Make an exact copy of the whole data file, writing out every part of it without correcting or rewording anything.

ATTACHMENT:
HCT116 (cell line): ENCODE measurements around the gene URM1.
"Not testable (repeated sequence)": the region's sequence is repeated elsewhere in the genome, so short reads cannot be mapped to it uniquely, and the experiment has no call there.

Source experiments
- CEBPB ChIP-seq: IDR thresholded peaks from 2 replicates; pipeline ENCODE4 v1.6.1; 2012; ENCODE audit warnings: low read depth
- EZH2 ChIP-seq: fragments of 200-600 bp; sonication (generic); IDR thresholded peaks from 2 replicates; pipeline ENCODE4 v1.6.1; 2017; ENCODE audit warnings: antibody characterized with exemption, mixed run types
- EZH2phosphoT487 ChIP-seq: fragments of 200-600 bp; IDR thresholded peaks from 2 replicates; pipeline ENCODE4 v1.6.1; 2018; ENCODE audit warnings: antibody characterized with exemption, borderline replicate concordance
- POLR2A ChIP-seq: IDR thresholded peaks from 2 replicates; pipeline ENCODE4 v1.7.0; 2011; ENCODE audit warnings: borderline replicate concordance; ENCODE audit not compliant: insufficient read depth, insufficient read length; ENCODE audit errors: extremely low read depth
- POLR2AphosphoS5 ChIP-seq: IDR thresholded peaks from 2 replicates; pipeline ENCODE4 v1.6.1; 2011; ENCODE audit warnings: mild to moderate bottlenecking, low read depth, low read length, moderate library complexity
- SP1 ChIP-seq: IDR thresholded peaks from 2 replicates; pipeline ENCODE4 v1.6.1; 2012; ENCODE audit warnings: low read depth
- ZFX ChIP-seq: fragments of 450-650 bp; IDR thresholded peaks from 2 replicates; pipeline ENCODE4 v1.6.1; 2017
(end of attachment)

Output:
HCT116 (cell line): ENCODE measurements around the gene URM1.
"Not testable (repeated sequence)": the region's sequence is repeated elsewhere in the genome, so short reads cannot be mapped to it uniquely, and the experiment has no call there.

Source experiments
- CEBPB ChIP-seq: IDR thresholded peaks from 2 replicates; pipeline ENCODE4 v1.6.1; 2012; ENCODE audit warnings: low read depth
- EZH2 ChIP-seq: fragments of 200-600 bp; sonication (generic); IDR thresholded peaks from 2 replicates; pipeline ENCODE4 v1.6.1; 2017; ENCODE audit warnings: antibody characterized with exemption, mixed run types
- EZH2phosphoT487 ChIP-seq: fragments of 200-600 bp; IDR thresholded peaks from 2 replicates; pipeline ENCODE4 v1.6.1; 2018; ENCODE audit warnings: antibody characterized with exemption, borderline replicate concordance
- POLR2A ChIP-seq: IDR thresholded peaks from 2 replicates; pipeline ENCODE4 v1.7.0; 2011; ENCODE audit warnings: borderline replicate concordance; ENCODE audit not compliant: insufficient read depth, insufficient read length; ENCODE audit errors: extremely low read depth
- POLR2AphosphoS5 ChIP-seq: IDR thresholded peaks from 2 replicates; pipeline ENCODE4 v1.6.1; 2011; ENCODE audit warnings: mild to moderate bottlenecking, low read depth, low read length, moderate library complexity
- SP1 ChIP-seq: IDR thresholded peaks from 2 replicates; pipeline ENCODE4 v1.6.1; 2012; ENCODE audit warnings: low read depth
- ZFX ChIP-seq: fragments of 450-650 bp; IDR thresholded peaks from 2 replicates; pipeline ENCODE4 v1.6.1; 2017